Why Ginkgo Biloba?
Ginkgo extracts, usually taken from the ginkgo leaf, are used to make tablets, capsules, or teas. They contain flavonoid which are most commonly known for their antioxidant activity. Since oxidative stress may accelerate Alzheimer’s disease pathology, antioxidants may have a beneficial effect on Alzheimer’s incidence.
Most Recent Study
The most recent study on the effect of Ginkgo was conducted in multiple centers in France. This randomized, double-blind trial involved over 2,800 men and women age 70+ who had memory complaints. Half of the participants received 120 milligrams of ginkgo biloba extract twice a day and the other half, a placebo. They were all given yearly cognitive tests to assess their memory, cognitive function and dementia status and were followed for up to five years. About 70% of them took the ginkgo biloba or placebo pills during the entire study.
In the ginkgo biloba group, 61 people (4%) were diagnosed with probable Alzheimer’s disease versus 73 people (5%) in the placebo group. The difference was not statistically significant, meaning it could have occurred by chance. The researchers also found no significant difference between the groups in terms of number of participants who died or had a stroke.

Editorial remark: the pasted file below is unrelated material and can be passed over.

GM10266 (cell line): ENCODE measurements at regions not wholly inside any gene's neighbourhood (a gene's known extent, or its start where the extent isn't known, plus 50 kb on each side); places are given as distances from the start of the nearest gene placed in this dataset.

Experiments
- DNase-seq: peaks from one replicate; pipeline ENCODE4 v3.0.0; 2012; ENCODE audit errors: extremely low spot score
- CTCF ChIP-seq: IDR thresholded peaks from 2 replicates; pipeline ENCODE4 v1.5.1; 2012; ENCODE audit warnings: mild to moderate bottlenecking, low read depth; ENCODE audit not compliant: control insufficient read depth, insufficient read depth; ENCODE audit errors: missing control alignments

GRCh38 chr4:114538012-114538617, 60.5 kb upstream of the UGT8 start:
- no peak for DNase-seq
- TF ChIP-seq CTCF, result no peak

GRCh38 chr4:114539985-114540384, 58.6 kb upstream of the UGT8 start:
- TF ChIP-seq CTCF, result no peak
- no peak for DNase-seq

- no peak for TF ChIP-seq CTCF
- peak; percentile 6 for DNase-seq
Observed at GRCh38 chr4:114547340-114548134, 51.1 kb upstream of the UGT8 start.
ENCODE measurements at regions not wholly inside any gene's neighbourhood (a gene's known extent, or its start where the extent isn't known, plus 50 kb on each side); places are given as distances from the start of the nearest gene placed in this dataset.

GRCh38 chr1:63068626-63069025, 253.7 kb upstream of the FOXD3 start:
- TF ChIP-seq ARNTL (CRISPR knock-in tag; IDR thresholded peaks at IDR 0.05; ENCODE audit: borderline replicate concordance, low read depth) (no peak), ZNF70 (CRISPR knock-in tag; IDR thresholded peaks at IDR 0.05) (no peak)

Interestingly, the study was paid for by Ipsen, a producer of ginkgo biloba supplements.
These results confirm the ones found by the 2008 largest US independent clinical trial to assess ginkgo biloba effects on Alzheimer’s. The study, known as the Ginkgo Evaluation of Memory study, was a randomized trial that included more than 3000 volunteers aged 75 years or older with normal cognition. Participants received either 120 mg twice a day of ginkgo extract or a placebo and were followed for an average of 6 years. Results showed that ginkgo biloba was not effective in reducing the overall incidence rate of dementia.
There is now ample evidence that ginkgo does not help prevent the emergence of Alzheimer’s disease neither in healthy individuals nor in people who have memory complaints. Some experts cautiously say that we may need longer studies to observe any effects. Others now suggest that there is enough evidence to stop taking ginkgo.
An alternative solution to taking supplements may involve regular physical exercise, a balanced diet and mental challenge, as these factors are backed-up by much stronger evidence as to their effects on cognitive health.
- Vellas, B., et al. (2012). Long-term use of standardised ginkgo biloba extract for the prevention of Alzheimer’s disease (GuidAge): a randomised placebo-controlled trial. The Lancet, Early Online Publication, 6 September 2012doi:10.1016/S1474-4422(12)70206-5.
- DeKosky, S. T., et al. (2008). Ginkgo biloba for prevention of dementia: A randomized controlled trial. JAMA, 300, 2253-2262.